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Lifestyle Aging Secrets Again

A new study just published in the British Medical Journal (30th Aug 2012) underscores, yet again, the importance of lifestyle in remaining healthy.

There are also some interesting statistics buried in the paper.

For example, if you reach 75 years, you have a 50/50 chance of making it to 90! [all subjects included in the study were 75 and over and half were 90 and still alive when the study ended]

Also, staying fit and active emerged as easily the number one factor. Previously, I have emphasized the importance of diet—and continue to do so—but staying on the move (walking, swimming or working out in the gym) is the most important thing of all, according to this study at least.

What I like about these revelations is they come from a highly respected scientific research institute, the Karoliska Institute in Stockholm, Sweden. They are generally to be trusted, despite worldwide corruption and perversion of science by pharmaceutical industry’s hidden controls.

Most health factors have been studied in relation to aging but separately: for example the effect of smoking, overweight and so on. But this study is unusual in looking at the combination of risk factors. Also, it ran for a longer period: 18 years.

Among the previous studies that have included the oldest population (85 years and up), only four had an observational period longer than 10 years.

The Karolinska study followed nearly 2,000 individuals and studied the median age at death, based on vital status records from 1987 through 2005, and gauged their lifestyle.
Life span exceeded 90 years in half of the participants, as I said.

The investigators defined a low-risk profile as healthy lifestyle behaviors, taking part in one or more leisure activity, and having a rich or moderate social network. They defined a high-risk profile as unhealthy lifestyle behaviors, no leisure activities, and a limited or poor social network.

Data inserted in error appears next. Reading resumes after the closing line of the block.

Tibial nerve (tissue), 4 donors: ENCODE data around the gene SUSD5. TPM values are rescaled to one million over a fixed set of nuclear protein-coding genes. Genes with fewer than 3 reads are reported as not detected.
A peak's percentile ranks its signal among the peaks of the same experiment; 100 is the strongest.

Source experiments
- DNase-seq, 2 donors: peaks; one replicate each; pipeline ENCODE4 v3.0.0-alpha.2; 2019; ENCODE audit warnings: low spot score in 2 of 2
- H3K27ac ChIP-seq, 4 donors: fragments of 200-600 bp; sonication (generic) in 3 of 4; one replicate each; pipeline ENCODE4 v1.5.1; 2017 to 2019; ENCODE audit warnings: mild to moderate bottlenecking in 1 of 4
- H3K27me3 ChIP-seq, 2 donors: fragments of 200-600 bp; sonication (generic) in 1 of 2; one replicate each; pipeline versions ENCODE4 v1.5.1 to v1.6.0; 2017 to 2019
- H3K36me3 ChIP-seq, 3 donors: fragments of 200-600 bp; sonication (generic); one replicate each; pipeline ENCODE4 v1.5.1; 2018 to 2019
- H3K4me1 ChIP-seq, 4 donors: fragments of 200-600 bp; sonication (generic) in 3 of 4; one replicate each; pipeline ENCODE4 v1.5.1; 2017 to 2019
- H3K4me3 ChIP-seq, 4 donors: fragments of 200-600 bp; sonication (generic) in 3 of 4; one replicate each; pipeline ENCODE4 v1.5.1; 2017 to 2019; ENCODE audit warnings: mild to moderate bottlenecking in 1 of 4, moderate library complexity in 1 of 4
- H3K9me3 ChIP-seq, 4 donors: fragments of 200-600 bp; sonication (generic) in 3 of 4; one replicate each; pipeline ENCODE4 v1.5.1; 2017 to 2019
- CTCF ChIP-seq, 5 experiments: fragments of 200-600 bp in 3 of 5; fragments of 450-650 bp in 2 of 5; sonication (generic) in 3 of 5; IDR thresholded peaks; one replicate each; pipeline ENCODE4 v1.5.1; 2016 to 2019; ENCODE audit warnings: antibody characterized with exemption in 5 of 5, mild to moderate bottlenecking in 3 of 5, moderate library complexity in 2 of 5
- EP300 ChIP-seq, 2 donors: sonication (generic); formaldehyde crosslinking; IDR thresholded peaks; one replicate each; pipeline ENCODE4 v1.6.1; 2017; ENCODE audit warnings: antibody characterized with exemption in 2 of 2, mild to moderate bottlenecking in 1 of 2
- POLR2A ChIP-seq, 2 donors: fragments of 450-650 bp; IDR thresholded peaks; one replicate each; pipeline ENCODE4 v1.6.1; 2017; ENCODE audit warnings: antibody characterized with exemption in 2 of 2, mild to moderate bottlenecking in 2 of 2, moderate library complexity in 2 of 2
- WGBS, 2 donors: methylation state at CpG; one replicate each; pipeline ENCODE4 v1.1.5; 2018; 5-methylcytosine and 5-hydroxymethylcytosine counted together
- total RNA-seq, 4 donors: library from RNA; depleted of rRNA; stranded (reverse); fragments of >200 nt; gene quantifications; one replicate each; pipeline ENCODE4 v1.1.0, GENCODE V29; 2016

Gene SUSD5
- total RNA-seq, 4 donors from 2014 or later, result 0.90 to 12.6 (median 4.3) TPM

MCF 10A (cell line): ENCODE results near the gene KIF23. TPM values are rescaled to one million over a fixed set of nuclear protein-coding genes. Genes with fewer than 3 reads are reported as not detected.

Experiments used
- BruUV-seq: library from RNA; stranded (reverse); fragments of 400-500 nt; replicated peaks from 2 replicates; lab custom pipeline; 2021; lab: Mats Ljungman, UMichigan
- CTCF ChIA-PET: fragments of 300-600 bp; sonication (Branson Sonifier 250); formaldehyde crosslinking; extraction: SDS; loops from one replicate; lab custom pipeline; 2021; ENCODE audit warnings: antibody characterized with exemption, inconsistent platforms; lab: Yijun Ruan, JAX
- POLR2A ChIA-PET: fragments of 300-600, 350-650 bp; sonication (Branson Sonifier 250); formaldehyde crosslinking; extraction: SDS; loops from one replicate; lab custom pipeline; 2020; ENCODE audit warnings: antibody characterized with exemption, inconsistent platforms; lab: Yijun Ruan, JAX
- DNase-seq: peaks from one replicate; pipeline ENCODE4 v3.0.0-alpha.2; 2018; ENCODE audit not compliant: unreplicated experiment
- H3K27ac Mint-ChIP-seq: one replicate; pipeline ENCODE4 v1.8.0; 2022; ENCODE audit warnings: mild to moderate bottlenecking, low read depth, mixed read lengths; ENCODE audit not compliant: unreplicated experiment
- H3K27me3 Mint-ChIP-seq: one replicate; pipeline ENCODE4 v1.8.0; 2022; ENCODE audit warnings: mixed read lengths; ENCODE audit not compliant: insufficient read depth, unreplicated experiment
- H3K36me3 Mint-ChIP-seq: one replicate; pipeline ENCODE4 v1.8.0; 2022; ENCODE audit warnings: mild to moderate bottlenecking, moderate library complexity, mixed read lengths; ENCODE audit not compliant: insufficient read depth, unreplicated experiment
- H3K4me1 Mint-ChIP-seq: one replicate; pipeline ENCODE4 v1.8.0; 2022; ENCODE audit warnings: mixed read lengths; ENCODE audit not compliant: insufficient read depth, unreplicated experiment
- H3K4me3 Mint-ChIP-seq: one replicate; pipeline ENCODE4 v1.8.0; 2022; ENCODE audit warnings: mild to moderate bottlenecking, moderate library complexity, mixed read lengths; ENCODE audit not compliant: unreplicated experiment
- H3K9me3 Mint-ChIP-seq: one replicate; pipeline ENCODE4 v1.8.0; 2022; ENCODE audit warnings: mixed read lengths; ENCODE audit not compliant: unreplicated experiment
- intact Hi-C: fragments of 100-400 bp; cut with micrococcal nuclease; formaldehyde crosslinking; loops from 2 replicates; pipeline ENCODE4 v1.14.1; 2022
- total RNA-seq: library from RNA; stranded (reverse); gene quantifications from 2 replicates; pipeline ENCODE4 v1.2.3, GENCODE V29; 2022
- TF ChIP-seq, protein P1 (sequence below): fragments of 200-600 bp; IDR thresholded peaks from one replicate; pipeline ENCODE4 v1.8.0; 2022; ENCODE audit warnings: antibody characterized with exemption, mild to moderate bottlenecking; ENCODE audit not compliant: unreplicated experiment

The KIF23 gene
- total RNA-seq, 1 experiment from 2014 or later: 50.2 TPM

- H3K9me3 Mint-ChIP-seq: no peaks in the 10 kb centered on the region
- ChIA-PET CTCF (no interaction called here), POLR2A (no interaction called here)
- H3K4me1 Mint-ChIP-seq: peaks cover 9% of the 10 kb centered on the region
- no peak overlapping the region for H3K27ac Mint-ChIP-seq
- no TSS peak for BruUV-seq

A low risk profile can add 5 years to a woman’s life expectancy and 6 years to a man’s.
Non-smokers lived an extra year, on average. Not all that significant (survival in former smokers was similar to that of never-smokers, suggesting that smoking cessation in middle age could lessen the effect of smoking on mortality).

Other factors associated with increased survival were female sex and higher educational level.

Even after age 75 lifestyle behaviors such as not smoking and physical activity are associated with longer survival, according to this study.

Worth knowing and following!

Note: you will read the value of a social network (belonging and having friends) in my own encyclopedia of healthy aging:

Learn much more about longevity here:

[BMJ. Published online August 30, 2012]

The post Lifestyle Aging Secrets Again appeared first on Dr. Keith Scott-Mumby.

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